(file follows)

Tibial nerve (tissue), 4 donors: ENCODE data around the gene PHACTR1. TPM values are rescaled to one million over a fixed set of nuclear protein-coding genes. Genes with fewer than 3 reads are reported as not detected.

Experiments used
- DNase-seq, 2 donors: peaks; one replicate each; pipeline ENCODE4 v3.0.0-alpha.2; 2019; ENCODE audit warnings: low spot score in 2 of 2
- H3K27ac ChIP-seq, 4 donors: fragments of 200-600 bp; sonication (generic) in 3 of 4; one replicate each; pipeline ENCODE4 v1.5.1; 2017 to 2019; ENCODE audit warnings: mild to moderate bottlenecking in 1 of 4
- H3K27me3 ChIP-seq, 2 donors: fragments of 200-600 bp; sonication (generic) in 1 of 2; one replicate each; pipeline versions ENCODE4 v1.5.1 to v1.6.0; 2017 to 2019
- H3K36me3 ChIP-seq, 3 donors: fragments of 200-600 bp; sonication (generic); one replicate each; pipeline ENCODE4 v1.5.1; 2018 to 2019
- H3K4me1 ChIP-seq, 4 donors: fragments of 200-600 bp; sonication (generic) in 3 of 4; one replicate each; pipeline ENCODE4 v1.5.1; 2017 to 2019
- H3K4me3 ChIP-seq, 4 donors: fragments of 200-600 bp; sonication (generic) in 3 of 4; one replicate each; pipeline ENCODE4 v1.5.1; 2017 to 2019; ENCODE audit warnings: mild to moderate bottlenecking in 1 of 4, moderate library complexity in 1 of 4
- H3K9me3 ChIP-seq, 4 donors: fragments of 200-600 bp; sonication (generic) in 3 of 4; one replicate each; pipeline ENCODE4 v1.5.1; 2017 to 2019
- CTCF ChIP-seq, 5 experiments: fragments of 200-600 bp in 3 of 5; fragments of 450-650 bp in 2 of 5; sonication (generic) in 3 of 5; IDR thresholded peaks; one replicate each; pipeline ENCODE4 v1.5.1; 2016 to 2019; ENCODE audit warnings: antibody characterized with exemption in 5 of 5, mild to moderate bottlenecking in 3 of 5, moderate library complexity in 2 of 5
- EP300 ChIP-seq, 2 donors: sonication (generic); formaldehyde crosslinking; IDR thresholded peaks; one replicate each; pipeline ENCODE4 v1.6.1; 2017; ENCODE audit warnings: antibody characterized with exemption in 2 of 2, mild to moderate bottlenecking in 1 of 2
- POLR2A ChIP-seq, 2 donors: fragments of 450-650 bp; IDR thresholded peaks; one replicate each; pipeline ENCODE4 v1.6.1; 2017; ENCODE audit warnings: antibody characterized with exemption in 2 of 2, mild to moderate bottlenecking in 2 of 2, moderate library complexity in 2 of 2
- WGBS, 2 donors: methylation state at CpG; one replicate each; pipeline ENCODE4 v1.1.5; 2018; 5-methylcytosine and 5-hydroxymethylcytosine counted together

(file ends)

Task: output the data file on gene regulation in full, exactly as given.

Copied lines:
Tibial nerve (tissue), 4 donors: ENCODE data around the gene PHACTR1. TPM values are rescaled to one million over a fixed set of nuclear protein-coding genes. Genes with fewer than 3 reads are reported as not detected.

Experiments used
- DNase-seq, 2 donors: peaks; one replicate each; pipeline ENCODE4 v3.0.0-alpha.2; 2019; ENCODE audit warnings: low spot score in 2 of 2
- H3K27ac ChIP-seq, 4 donors: fragments of 200-600 bp; sonication (generic) in 3 of 4; one replicate each; pipeline ENCODE4 v1.5.1; 2017 to 2019; ENCODE audit warnings: mild to moderate bottlenecking in 1 of 4
- H3K27me3 ChIP-seq, 2 donors: fragments of 200-600 bp; sonication (generic) in 1 of 2; one replicate each; pipeline versions ENCODE4 v1.5.1 to v1.6.0; 2017 to 2019
- H3K36me3 ChIP-seq, 3 donors: fragments of 200-600 bp; sonication (generic); one replicate each; pipeline ENCODE4 v1.5.1; 2018 to 2019
- H3K4me1 ChIP-seq, 4 donors: fragments of 200-600 bp; sonication (generic) in 3 of 4; one replicate each; pipeline ENCODE4 v1.5.1; 2017 to 2019
- H3K4me3 ChIP-seq, 4 donors: fragments of 200-600 bp; sonication (generic) in 3 of 4; one replicate each; pipeline ENCODE4 v1.5.1; 2017 to 2019; ENCODE audit warnings: mild to moderate bottlenecking in 1 of 4, moderate library complexity in 1 of 4
- H3K9me3 ChIP-seq, 4 donors: fragments of 200-600 bp; sonication (generic) in 3 of 4; one replicate each; pipeline ENCODE4 v1.5.1; 2017 to 2019
- CTCF ChIP-seq, 5 experiments: fragments of 200-600 bp in 3 of 5; fragments of 450-650 bp in 2 of 5; sonication (generic) in 3 of 5; IDR thresholded peaks; one replicate each; pipeline ENCODE4 v1.5.1; 2016 to 2019; ENCODE audit warnings: antibody characterized with exemption in 5 of 5, mild to moderate bottlenecking in 3 of 5, moderate library complexity in 2 of 5
- EP300 ChIP-seq, 2 donors: sonication (generic); formaldehyde crosslinking; IDR thresholded peaks; one replicate each; pipeline ENCODE4 v1.6.1; 2017; ENCODE audit warnings: antibody characterized with exemption in 2 of 2, mild to moderate bottlenecking in 1 of 2
- POLR2A ChIP-seq, 2 donors: fragments of 450-650 bp; IDR thresholded peaks; one replicate each; pipeline ENCODE4 v1.6.1; 2017; ENCODE audit warnings: antibody characterized with exemption in 2 of 2, mild to moderate bottlenecking in 2 of 2, moderate library complexity in 2 of 2
- WGBS, 2 donors: methylation state at CpG; one replicate each; pipeline ENCODE4 v1.1.5; 2018; 5-methylcytosine and 5-hydroxymethylcytosine counted together